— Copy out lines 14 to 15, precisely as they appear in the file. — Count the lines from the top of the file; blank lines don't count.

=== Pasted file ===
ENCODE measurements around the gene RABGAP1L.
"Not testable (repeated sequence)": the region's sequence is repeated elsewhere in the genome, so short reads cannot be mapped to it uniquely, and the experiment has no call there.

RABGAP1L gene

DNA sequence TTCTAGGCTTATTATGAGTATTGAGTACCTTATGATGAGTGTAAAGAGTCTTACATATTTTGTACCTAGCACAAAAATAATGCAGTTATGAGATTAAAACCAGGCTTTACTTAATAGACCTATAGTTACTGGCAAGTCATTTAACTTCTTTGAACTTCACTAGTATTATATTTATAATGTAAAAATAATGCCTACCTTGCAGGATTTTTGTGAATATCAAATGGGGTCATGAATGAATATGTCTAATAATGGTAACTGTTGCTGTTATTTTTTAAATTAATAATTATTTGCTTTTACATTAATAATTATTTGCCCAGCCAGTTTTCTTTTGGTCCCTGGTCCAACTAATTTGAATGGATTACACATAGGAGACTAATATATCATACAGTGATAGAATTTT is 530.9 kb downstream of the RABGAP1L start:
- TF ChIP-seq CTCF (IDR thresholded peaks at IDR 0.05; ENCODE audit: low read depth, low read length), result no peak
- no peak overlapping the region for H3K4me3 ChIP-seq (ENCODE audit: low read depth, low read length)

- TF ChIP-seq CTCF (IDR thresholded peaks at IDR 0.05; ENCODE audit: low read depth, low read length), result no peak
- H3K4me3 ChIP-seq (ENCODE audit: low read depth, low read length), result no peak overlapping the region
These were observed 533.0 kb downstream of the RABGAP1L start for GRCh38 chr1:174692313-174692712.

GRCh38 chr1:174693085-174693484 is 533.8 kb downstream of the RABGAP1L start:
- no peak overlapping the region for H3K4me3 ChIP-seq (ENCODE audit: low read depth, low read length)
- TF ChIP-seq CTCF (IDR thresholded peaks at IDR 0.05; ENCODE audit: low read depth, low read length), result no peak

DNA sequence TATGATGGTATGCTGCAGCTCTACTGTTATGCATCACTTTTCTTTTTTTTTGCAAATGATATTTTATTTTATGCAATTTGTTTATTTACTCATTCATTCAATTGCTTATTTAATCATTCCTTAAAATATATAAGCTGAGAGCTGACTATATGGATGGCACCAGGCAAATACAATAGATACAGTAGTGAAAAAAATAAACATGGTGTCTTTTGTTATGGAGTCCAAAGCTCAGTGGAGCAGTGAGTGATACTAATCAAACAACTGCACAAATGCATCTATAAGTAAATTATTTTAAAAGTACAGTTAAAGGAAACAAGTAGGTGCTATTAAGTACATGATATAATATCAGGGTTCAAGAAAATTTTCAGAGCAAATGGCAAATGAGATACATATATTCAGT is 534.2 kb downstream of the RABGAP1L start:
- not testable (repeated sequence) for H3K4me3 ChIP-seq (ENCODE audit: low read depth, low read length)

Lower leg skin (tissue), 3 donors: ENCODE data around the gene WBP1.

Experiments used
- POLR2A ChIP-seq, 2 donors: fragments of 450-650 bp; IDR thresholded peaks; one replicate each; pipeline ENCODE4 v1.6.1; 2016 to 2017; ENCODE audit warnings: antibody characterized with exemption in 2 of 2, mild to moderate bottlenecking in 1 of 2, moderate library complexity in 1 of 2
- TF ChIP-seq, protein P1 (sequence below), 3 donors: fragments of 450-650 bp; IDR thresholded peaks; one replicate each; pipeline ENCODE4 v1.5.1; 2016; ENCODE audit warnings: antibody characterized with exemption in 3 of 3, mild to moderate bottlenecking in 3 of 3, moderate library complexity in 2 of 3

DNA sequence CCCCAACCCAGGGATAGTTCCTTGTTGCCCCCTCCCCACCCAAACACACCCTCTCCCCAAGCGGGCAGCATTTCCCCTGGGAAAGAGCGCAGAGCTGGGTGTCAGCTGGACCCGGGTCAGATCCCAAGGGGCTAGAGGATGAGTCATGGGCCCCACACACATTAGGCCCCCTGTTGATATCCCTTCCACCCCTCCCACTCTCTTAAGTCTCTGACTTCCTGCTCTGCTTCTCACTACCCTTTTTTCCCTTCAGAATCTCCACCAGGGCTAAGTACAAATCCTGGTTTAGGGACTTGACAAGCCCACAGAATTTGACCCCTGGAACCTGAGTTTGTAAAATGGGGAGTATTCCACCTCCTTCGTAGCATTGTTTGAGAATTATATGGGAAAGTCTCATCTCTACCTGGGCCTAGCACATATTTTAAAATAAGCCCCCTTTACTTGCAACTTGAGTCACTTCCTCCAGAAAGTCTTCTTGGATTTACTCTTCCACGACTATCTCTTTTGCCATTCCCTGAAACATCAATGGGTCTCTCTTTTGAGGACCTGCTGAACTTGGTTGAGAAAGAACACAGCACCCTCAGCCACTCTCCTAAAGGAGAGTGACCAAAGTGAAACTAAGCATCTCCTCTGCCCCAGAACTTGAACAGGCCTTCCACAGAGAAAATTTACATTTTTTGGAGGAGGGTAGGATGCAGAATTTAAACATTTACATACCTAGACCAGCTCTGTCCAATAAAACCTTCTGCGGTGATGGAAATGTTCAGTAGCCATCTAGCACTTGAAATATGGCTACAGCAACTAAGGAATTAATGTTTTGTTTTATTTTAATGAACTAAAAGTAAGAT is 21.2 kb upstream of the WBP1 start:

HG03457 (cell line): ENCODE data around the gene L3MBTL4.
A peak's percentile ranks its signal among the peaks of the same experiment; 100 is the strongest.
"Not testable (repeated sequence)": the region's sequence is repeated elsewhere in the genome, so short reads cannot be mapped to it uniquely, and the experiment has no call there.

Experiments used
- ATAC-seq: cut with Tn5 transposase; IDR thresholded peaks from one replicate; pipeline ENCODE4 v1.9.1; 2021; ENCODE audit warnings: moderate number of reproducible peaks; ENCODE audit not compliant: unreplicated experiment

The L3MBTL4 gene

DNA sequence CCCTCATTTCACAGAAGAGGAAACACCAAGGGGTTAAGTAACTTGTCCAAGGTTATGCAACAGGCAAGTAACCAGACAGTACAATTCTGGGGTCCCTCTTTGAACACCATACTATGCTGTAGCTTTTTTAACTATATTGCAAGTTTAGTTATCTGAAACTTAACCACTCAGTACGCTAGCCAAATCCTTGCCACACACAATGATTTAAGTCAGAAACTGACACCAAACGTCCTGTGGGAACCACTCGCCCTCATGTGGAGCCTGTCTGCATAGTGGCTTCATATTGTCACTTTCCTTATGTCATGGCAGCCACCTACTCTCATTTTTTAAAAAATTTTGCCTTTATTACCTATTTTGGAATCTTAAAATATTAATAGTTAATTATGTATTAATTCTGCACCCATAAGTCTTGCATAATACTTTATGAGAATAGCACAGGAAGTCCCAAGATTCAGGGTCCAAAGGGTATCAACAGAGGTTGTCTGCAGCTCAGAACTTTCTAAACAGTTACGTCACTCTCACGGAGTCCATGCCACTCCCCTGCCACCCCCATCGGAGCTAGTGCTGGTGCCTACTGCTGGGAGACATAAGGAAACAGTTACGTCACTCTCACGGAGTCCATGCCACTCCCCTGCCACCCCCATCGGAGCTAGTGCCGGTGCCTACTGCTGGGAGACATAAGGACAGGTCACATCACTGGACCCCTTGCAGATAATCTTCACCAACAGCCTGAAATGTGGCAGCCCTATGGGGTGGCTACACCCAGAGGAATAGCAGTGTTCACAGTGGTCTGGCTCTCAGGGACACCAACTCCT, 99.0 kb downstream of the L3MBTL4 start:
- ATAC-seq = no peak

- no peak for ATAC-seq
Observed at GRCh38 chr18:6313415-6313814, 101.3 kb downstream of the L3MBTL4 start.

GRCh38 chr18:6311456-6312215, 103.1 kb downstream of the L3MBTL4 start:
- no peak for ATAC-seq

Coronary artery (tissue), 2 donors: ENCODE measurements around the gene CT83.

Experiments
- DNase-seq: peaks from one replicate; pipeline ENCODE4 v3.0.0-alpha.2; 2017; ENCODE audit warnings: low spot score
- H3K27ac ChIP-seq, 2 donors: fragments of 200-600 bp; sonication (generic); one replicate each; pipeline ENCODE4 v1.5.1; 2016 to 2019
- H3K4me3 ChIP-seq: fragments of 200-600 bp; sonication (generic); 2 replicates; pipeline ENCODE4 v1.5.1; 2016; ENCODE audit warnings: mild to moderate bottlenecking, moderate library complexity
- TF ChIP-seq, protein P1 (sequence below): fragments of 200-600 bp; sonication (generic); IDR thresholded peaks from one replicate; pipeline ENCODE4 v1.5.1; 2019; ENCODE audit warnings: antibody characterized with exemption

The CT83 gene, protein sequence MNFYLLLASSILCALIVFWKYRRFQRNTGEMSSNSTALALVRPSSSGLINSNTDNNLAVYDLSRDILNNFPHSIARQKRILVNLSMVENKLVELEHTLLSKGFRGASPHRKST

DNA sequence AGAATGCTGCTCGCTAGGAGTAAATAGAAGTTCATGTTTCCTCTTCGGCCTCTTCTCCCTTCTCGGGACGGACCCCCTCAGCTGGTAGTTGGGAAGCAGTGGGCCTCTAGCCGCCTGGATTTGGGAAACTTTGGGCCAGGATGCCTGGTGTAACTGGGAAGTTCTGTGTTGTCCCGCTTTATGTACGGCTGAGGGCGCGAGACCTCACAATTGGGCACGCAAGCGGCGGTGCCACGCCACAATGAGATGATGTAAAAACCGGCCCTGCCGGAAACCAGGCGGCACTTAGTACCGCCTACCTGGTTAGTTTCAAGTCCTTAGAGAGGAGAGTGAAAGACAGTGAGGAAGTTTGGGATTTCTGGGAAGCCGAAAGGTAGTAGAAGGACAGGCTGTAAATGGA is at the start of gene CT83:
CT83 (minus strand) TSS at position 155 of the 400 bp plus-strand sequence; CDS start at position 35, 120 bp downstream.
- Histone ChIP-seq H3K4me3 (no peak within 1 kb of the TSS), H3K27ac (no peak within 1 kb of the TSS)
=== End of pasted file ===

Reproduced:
- not testable (repeated sequence) for H3K4me3 ChIP-seq (ENCODE audit: low read depth, low read length)

Lower leg skin (tissue), 3 donors: ENCODE data around the gene WBP1.